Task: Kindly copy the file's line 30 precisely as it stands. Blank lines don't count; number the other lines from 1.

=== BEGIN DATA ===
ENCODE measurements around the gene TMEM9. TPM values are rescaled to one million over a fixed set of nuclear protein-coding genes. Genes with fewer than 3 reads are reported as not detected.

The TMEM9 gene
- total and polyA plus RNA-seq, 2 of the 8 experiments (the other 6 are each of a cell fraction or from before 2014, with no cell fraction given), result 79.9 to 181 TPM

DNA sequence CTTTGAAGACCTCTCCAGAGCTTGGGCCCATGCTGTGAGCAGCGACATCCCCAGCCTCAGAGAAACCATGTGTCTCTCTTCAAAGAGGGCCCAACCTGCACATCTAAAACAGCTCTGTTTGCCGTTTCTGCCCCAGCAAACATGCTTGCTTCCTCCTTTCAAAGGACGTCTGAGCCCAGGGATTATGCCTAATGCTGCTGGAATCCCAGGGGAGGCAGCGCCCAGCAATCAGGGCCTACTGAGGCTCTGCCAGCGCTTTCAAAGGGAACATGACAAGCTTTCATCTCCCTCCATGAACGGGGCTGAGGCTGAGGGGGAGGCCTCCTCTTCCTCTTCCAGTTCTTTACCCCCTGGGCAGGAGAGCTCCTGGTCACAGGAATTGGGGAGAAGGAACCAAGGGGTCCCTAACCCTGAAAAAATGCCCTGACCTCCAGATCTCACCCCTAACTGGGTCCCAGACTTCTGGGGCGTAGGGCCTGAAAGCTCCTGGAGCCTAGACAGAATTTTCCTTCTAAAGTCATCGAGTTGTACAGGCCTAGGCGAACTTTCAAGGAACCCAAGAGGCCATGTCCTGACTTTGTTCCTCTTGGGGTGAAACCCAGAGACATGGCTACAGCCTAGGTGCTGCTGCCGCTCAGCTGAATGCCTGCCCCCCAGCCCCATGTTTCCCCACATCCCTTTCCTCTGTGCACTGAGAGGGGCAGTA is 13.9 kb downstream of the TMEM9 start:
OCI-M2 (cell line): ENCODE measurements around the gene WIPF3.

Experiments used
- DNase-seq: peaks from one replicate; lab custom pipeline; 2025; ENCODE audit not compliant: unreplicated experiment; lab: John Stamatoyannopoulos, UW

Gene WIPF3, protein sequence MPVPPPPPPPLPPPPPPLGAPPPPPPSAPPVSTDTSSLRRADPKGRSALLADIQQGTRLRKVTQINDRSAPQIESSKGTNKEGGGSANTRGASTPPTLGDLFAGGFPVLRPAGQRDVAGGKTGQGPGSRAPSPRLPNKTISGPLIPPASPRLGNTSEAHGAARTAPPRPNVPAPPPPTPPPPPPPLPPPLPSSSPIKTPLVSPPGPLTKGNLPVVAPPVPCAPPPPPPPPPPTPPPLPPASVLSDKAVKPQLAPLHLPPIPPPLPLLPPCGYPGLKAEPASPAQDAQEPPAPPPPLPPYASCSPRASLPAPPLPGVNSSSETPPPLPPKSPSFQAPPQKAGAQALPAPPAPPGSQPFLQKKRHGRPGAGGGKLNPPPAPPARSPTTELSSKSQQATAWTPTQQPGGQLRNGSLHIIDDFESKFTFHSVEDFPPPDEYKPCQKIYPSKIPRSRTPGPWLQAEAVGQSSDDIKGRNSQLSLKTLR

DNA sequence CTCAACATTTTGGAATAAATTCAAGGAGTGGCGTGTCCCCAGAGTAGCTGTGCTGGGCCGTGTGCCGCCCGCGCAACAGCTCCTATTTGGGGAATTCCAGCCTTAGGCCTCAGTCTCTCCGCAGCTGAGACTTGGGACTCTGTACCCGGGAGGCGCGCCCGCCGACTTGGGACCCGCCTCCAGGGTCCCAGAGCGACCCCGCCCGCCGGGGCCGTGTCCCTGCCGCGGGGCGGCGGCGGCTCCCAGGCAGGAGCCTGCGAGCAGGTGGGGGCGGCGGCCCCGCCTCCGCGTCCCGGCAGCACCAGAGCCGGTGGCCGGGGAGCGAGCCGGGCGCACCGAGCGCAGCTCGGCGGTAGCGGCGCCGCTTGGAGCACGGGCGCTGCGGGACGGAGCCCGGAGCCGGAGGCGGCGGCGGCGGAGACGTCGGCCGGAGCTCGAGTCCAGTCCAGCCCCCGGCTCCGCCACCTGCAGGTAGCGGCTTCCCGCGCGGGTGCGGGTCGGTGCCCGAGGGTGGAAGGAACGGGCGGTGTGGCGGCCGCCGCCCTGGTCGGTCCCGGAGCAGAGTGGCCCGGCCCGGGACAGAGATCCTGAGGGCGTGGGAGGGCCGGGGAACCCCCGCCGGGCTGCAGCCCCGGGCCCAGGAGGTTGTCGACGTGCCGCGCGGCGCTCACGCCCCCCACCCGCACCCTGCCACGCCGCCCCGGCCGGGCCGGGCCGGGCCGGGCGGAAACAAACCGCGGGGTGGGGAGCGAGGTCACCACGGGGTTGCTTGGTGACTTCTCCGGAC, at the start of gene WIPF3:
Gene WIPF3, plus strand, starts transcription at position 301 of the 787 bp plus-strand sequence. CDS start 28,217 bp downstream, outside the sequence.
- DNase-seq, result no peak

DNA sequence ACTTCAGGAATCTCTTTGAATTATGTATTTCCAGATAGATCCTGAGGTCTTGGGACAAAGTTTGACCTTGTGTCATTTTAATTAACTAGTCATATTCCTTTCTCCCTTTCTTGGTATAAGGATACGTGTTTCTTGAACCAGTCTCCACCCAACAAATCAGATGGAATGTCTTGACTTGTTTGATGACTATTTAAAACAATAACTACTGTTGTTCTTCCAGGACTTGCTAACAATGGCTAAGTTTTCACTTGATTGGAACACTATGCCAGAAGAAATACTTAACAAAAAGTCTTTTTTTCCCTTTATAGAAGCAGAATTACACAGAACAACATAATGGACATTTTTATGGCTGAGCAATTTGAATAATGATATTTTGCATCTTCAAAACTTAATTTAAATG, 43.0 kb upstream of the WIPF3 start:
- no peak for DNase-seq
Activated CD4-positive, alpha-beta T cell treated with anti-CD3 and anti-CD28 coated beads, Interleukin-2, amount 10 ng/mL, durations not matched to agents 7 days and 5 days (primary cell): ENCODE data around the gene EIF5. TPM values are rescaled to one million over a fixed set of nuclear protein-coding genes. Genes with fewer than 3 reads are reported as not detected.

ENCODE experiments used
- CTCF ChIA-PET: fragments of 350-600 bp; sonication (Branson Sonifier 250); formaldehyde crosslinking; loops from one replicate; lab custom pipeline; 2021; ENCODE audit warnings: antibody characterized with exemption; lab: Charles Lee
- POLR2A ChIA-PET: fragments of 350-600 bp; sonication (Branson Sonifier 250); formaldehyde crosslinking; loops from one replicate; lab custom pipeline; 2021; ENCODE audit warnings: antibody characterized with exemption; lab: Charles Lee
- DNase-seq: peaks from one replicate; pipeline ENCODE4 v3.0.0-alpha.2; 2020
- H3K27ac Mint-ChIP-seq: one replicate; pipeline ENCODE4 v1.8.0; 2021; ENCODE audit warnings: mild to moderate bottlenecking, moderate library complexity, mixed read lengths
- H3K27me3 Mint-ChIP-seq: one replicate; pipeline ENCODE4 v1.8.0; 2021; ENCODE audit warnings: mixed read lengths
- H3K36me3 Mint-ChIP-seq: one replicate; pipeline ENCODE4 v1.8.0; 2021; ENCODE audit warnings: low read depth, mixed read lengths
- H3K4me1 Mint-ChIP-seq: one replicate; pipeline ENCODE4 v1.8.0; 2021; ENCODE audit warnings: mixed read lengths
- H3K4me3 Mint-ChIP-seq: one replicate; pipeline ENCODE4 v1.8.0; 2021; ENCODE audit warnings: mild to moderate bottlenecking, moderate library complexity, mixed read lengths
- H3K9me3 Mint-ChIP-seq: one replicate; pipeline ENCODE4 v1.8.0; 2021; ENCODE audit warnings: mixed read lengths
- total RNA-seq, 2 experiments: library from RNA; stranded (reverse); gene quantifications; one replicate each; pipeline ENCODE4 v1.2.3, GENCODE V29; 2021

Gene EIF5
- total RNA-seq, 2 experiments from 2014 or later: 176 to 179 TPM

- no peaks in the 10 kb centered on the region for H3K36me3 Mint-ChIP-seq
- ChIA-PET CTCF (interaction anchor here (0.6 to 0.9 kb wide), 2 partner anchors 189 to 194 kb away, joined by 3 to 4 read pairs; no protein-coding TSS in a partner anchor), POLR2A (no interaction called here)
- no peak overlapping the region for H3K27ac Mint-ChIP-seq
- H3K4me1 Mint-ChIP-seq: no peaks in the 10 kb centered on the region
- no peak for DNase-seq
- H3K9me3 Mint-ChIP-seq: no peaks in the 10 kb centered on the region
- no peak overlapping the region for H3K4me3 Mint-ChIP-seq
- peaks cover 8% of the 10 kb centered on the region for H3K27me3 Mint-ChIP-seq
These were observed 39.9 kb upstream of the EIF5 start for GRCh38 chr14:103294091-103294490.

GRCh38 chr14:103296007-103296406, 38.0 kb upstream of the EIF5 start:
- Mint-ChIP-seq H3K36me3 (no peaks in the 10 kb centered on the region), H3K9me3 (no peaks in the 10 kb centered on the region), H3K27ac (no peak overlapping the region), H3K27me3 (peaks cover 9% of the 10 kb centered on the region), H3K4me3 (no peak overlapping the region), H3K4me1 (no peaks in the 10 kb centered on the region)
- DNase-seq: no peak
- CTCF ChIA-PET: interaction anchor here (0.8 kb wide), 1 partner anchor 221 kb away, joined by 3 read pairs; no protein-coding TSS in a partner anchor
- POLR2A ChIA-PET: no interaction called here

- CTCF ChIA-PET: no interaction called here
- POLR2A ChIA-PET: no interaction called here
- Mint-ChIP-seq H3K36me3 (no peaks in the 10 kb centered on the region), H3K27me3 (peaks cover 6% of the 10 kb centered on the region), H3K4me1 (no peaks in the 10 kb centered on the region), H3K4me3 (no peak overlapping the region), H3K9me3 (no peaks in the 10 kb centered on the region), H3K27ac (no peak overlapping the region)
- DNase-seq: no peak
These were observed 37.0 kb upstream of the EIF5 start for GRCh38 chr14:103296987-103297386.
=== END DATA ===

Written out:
- no peak overlapping the region for H3K27ac Mint-ChIP-seq